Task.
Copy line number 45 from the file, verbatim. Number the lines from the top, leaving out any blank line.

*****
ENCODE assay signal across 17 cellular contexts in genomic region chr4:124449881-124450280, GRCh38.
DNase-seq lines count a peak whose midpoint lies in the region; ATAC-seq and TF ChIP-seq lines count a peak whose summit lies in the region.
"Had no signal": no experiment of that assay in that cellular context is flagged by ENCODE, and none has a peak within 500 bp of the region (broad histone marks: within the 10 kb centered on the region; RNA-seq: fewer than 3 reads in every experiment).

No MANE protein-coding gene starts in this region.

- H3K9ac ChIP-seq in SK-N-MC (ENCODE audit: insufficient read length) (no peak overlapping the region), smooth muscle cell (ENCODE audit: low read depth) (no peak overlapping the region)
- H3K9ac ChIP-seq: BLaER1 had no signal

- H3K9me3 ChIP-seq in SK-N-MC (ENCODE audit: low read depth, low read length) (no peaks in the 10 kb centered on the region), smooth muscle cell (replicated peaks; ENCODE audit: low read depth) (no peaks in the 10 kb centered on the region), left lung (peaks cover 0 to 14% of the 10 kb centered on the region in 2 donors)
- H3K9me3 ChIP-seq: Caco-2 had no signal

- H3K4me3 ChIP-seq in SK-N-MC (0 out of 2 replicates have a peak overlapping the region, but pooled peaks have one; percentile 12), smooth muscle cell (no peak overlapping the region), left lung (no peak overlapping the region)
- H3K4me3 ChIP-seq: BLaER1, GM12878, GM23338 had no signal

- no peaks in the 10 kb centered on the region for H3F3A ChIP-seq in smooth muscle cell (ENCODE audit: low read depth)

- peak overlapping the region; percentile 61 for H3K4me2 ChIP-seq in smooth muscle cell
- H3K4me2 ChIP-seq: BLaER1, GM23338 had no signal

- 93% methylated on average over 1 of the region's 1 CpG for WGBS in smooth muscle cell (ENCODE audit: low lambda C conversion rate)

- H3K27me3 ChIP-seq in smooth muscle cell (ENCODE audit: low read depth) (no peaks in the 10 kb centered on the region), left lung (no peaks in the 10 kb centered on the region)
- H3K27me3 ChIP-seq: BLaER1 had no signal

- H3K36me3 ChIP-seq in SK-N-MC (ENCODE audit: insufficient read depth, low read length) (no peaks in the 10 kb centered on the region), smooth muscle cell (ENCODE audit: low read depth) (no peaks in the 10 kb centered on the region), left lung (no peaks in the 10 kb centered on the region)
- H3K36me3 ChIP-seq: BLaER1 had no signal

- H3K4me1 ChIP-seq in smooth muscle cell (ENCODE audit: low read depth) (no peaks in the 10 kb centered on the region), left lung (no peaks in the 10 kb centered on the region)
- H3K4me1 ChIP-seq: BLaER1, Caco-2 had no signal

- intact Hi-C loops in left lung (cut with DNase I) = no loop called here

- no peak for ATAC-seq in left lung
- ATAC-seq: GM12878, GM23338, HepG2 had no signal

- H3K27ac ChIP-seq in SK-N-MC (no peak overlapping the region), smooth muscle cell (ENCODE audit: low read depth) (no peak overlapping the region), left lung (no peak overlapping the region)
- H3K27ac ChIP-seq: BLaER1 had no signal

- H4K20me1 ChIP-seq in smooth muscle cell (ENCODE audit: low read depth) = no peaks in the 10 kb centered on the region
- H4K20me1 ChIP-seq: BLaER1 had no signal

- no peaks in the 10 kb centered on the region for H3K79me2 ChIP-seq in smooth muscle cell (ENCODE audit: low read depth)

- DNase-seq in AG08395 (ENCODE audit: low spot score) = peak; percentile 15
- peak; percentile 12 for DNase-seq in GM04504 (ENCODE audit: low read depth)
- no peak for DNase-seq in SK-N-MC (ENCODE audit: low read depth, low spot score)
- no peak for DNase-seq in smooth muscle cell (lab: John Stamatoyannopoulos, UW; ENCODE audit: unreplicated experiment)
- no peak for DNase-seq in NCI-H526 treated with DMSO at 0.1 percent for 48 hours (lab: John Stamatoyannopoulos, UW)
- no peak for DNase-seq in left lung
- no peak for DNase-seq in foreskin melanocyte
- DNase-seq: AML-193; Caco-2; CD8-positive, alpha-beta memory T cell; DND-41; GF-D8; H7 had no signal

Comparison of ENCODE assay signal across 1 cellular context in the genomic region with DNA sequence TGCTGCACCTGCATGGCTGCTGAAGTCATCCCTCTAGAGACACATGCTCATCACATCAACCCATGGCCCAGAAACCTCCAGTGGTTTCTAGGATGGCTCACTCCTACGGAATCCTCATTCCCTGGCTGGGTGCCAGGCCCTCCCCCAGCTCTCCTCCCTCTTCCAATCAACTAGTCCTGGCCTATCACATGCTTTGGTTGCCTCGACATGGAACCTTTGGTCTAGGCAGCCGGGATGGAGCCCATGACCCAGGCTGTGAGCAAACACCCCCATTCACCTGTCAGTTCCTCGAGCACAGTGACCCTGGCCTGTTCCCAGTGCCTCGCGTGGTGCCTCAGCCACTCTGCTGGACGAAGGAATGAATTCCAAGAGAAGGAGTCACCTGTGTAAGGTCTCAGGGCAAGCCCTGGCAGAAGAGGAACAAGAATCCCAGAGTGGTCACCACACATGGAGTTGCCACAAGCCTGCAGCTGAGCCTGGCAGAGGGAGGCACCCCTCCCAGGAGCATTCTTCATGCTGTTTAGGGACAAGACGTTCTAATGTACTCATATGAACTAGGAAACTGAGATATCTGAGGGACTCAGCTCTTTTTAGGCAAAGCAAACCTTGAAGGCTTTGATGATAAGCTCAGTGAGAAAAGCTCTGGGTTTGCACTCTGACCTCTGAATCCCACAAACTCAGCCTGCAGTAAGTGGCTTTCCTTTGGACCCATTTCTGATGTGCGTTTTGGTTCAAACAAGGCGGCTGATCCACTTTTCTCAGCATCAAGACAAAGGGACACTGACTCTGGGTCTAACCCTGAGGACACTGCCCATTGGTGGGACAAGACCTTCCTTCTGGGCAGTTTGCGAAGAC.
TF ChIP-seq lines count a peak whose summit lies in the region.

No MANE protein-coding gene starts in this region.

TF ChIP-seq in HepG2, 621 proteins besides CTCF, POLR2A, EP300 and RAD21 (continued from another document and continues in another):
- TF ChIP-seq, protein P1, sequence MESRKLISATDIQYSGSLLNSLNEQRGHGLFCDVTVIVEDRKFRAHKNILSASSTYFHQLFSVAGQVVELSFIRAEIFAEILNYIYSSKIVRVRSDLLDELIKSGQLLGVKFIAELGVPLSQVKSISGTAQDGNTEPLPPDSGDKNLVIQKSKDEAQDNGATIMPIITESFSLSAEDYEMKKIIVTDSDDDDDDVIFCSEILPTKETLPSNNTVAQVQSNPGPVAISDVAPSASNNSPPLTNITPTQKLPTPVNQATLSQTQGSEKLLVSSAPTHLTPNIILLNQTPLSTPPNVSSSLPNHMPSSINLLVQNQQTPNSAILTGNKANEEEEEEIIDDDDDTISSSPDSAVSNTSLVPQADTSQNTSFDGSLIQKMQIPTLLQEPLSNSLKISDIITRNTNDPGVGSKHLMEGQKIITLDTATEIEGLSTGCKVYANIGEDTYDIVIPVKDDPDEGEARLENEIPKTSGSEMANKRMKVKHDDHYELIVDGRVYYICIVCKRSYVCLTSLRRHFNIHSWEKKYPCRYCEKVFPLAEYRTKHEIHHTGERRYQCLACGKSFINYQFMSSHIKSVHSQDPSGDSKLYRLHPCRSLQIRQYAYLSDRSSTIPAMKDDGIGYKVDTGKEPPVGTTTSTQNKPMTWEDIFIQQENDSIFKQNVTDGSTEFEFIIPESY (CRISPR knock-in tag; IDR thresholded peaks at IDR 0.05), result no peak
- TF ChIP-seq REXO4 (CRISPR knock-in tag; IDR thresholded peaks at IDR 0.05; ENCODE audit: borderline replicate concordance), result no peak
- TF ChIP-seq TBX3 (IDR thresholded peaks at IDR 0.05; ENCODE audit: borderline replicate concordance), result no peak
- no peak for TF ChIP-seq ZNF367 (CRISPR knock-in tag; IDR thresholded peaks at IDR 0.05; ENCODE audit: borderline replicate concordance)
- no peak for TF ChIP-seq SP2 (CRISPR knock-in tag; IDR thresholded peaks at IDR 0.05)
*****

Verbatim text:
- no peak for TF ChIP-seq SP2 (CRISPR knock-in tag; IDR thresholded peaks at IDR 0.05)